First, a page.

When you read that press release you will see a very clear case for reform and the proposals that the Labor government—had it been returned—would have carried through. The press release also refers to the shadow Treasurer. I understand he received a briefing the very next day.

More than three years have passed and the two substantial things that have changed are the government and the fact that Australia no longer has a government that will do anything about the scandal. If the Howard government had any interest in the fairness and integrity of the Australian tax system, it would have legislated in its first year to put an end to this abuse. Two weeks before the 1998 election, when the government needed money to fund the tax cuts contained in its ANTS package and when it knew Labor would raise this issue, it came out with a plan to tax trusts as companies. Eight months later, we have still not seen the legislation. But it is not just eight months since the task was put in front of it; it is three years, three months and 25 days. Perhaps the Treasurer is shooting for the record on inaction on major tax fraud. Former Fraser government Attorney-General Peter Durack left the prosecution files of the bottom of the harbour schemes in his bottom drawer for seven years. If the Liberal government—surprisingly to all of the critics—were to win, for example, the next election, the Treasurer has a chance of beating the Durack record on inaction.

We are now being told that the government will produce its solution to this problem in the Ralph Review of Business Taxation. It is a bit more urgent than that. It has been a bit more urgent than that for more than three years. In the 1998 federal election, Labor indicated its preparedness to tax trusts as companies, so it is not a matter of political debate between the Labor and Liberal parties. The remedies on trusts are clearly set out in the ANTS package by the Treasurer. Labor wants them implemented as quickly as possible, but now the election is out of the way and the issue has been put off. Why has a policy which was clear enough to be included in the government's election policies been too difficult? Why is this the case when we have been hearing regularly over a year from the Prime Minister and the Treasurer about their determination to stamp out abuse in this area? On 30 September 1997 the Australian Financial Review reported:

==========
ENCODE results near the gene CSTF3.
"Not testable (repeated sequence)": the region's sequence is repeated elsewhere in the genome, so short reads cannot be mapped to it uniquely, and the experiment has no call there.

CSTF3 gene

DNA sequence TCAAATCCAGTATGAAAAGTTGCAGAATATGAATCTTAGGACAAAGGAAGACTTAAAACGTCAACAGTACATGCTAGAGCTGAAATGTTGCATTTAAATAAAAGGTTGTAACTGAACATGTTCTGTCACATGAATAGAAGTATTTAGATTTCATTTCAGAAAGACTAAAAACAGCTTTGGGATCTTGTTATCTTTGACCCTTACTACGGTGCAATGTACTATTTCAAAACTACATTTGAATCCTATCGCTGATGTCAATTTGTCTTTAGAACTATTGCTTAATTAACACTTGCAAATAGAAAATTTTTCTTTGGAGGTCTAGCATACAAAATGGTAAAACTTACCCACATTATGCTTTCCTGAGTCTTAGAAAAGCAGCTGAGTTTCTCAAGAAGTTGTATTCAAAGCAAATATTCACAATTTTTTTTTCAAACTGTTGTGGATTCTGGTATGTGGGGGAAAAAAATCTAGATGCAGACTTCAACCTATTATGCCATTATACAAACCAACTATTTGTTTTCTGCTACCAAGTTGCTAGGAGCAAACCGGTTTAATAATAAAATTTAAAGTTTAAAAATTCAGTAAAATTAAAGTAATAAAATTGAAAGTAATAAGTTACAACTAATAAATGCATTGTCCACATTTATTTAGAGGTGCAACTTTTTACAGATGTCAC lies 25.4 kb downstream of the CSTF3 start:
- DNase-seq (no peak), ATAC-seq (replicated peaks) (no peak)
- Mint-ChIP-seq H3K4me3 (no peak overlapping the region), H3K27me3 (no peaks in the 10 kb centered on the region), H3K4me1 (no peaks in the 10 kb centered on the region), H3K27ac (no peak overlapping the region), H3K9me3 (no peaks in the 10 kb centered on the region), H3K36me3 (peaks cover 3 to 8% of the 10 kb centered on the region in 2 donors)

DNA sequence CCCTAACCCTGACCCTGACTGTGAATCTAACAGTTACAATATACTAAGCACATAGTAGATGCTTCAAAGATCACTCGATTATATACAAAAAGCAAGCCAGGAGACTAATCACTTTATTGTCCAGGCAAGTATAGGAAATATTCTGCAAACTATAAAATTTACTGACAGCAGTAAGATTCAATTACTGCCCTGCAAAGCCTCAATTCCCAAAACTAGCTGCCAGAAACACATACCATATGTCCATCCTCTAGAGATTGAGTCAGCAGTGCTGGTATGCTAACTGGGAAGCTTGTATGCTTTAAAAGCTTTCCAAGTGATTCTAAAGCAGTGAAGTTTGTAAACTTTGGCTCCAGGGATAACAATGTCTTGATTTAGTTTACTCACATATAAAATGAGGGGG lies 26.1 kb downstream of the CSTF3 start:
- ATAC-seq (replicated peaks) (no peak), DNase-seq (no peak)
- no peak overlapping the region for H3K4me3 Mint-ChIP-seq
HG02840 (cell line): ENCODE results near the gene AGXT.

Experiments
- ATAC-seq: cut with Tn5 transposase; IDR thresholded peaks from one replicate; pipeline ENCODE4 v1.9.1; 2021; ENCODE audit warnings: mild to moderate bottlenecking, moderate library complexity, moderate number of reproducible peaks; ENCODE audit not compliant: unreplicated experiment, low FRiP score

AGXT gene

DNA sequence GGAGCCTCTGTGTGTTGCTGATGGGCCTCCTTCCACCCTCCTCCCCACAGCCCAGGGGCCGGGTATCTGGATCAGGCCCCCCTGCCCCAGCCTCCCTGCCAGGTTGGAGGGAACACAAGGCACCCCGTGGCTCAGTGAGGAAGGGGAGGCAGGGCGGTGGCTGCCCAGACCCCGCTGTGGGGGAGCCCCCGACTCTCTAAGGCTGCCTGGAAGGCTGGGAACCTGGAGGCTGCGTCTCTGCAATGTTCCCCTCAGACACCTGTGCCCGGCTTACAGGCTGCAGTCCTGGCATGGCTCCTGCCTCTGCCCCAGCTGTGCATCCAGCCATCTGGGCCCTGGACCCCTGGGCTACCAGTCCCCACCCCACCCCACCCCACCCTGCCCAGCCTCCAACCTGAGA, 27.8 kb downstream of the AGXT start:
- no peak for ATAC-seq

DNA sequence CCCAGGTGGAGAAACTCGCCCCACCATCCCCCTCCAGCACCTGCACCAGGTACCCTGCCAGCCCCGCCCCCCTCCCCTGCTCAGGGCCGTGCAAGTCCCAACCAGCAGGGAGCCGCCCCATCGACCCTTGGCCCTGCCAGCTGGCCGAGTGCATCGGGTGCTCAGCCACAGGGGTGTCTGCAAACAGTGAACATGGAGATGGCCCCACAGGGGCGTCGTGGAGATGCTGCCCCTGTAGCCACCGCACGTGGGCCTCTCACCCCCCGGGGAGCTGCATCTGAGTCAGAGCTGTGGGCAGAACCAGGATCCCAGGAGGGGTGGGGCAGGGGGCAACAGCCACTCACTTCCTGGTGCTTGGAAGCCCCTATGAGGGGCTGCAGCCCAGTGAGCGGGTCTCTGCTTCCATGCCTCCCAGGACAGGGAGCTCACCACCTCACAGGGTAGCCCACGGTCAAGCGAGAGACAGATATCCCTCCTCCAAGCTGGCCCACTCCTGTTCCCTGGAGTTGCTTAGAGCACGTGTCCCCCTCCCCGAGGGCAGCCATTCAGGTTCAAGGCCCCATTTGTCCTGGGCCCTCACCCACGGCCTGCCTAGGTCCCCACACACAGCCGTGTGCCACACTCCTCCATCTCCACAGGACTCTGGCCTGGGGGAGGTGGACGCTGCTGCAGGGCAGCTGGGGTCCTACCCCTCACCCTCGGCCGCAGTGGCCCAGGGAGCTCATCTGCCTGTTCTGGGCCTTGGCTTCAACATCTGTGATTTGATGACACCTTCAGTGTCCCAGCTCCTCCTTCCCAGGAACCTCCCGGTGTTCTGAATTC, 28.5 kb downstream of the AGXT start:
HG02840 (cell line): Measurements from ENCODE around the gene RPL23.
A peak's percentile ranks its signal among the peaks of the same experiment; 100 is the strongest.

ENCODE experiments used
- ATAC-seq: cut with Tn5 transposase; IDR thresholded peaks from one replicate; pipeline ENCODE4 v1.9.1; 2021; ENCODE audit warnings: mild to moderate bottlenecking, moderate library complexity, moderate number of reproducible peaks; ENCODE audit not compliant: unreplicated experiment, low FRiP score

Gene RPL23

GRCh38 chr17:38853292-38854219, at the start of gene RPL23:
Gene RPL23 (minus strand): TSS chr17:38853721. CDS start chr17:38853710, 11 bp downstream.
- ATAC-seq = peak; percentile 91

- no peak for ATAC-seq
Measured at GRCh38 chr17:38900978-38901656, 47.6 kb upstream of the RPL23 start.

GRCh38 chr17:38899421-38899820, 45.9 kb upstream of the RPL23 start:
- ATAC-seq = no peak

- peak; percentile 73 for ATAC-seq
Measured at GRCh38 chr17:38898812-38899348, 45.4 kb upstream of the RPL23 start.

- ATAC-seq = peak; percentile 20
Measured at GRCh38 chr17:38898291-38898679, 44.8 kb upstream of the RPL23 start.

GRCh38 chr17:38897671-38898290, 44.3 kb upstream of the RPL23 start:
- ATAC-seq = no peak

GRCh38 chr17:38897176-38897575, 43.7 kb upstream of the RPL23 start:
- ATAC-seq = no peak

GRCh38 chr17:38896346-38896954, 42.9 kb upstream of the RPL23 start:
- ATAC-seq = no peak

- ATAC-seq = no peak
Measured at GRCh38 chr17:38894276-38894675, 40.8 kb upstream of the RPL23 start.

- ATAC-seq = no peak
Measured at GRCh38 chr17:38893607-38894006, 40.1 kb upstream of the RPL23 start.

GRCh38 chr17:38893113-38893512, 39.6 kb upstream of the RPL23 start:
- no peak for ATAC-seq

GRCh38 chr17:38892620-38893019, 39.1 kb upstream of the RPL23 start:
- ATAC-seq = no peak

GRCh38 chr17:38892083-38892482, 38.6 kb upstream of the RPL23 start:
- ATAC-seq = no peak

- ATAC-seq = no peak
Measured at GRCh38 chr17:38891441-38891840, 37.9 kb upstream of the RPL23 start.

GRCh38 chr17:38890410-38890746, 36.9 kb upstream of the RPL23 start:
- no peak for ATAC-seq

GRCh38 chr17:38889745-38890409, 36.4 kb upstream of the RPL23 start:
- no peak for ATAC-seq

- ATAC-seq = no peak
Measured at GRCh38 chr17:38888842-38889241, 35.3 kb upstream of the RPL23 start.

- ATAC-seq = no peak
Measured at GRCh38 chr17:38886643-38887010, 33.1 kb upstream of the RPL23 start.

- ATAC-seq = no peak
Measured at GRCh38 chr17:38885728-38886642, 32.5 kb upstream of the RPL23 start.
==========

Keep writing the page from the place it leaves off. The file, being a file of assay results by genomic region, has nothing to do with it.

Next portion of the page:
The Prime Minister ruled out an attack on the abuse of trusts for taxation purposes on the spurious grounds that such a move would hurt small business.

The Prime Minister was sufficiently incensed by this to make a personal explanation to the House the same day. He said:

Can I say that I have done no such thing. What I have said, and I am happy to repeat it today, is that I have assured the members of the government parties that in any taxation changes we make we will not be acting in a manner that would seriously damage, or indeed damage at all, small business. But at no stage have I said that my government would never take action against the abuse of trusts. We will always take action against abuses within the tax system.

On 24 February 1998 the Treasurer was reported in the Herald Sun announcing that family and company trusts would be taxed at the same rate as company profits as part of the government's crackdown on tax loopholes. The Australian Financial Review quoted him on the same day as saying:

In an ideal tax system, taxes would relate to the economic activity that is being carried on, rather than the legal vehicle which houses that activity.

The Prime Minister and the Treasurer are very adept on this issue. They say one thing but they do nothing. Any move to stop tax evasion and avoidance always meets resistance. Someone will try to characterise the measures as draconian or claim that their activities are legitimate or essential. According to the Australian Financial Review of 30 September 1998, the coalition's policy was being undermined by the Leader of the National Party even before election day with his letter of 22 September 1998 in political doublespeak to the Australian Cane Farmers Association:

I can assure you that whilst the National Party is committed to stopping any practice of `rorts' through FBT or trusts, it will take all necessary action to ensure that genuine use of distributions of capital from family trusts to beneficiaries will not be subjected to fringe benefits tax.

This contradicted the government's tax policy which said FBT would be:

. . . extended to benefits in excess of $1,000 a year provided by companies to their shareholders or by trustees to trust beneficiaries, where the benefits were not taxed currently.

There was a report in the Australian Financial Review on 30 March this year, following a National Party meeting, that Senator Winston Crane was focusing his attention on preserving the rights of `legitimate' business trusts. Senator Crane claimed he had received a lot of support from his coalition colleagues. The next day AAP reported that Queensland state opposition leader Rob Borbidge had announced that the Queensland National Party would oppose any attempts to tax trusts like companies and that both the Prime Minister and the Deputy Prime Minister had been told of the Queensland Nationals' position.

On 25 May 1999, the Sydney Morning Herald reported that National Party concerns that the Review of Business Taxation proposals would reintroduce death duties on family farms by cracking down on discretionary family trusts had been given a sympathetic hearing among coalition parliamentarians. The report said it was understood the cabinet secretary, Senator Bill Heffernan, was investigating the matter further following a presentation from Queensland solicitors Cleary and Hoare—more about Senator Heffernan in a moment—who were representing more than 200 farmers. The National Party is apparently hoping the Review of Business Taxation will not pursue proposals to tax trusts as companies.